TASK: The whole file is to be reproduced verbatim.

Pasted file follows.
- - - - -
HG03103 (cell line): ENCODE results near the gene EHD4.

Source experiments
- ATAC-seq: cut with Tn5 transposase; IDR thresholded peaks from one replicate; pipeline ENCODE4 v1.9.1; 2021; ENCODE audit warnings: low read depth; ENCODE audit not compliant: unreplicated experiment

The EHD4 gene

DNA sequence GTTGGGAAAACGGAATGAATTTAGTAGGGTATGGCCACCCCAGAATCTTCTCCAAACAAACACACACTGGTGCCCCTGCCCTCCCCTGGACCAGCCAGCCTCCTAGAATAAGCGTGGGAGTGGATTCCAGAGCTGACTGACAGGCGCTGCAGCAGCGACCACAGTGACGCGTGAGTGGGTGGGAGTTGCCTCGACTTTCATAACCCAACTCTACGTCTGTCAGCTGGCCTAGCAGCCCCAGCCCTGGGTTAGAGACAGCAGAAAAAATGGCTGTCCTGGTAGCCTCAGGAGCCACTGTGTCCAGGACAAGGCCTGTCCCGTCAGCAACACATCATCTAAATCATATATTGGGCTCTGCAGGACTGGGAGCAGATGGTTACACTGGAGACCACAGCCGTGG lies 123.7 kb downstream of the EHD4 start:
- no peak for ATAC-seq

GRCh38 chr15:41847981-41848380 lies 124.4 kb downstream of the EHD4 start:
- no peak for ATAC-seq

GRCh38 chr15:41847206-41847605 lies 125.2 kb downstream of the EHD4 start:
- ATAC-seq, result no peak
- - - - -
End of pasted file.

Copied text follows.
HG03103 (cell line): ENCODE results near the gene EHD4.

Source experiments
- ATAC-seq: cut with Tn5 transposase; IDR thresholded peaks from one replicate; pipeline ENCODE4 v1.9.1; 2021; ENCODE audit warnings: low read depth; ENCODE audit not compliant: unreplicated experiment

The EHD4 gene

DNA sequence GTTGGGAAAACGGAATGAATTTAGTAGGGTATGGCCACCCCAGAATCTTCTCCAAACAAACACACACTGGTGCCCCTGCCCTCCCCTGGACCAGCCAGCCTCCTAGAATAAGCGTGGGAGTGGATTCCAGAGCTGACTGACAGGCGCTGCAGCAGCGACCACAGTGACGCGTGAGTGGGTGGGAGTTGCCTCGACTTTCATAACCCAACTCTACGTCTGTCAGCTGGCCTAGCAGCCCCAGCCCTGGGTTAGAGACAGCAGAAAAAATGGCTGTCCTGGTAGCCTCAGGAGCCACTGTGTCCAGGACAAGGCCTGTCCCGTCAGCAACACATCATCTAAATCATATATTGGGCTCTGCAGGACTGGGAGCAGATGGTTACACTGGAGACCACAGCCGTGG lies 123.7 kb downstream of the EHD4 start:
- no peak for ATAC-seq

GRCh38 chr15:41847981-41848380 lies 124.4 kb downstream of the EHD4 start:
- no peak for ATAC-seq

GRCh38 chr15:41847206-41847605 lies 125.2 kb downstream of the EHD4 start:
- ATAC-seq, result no peak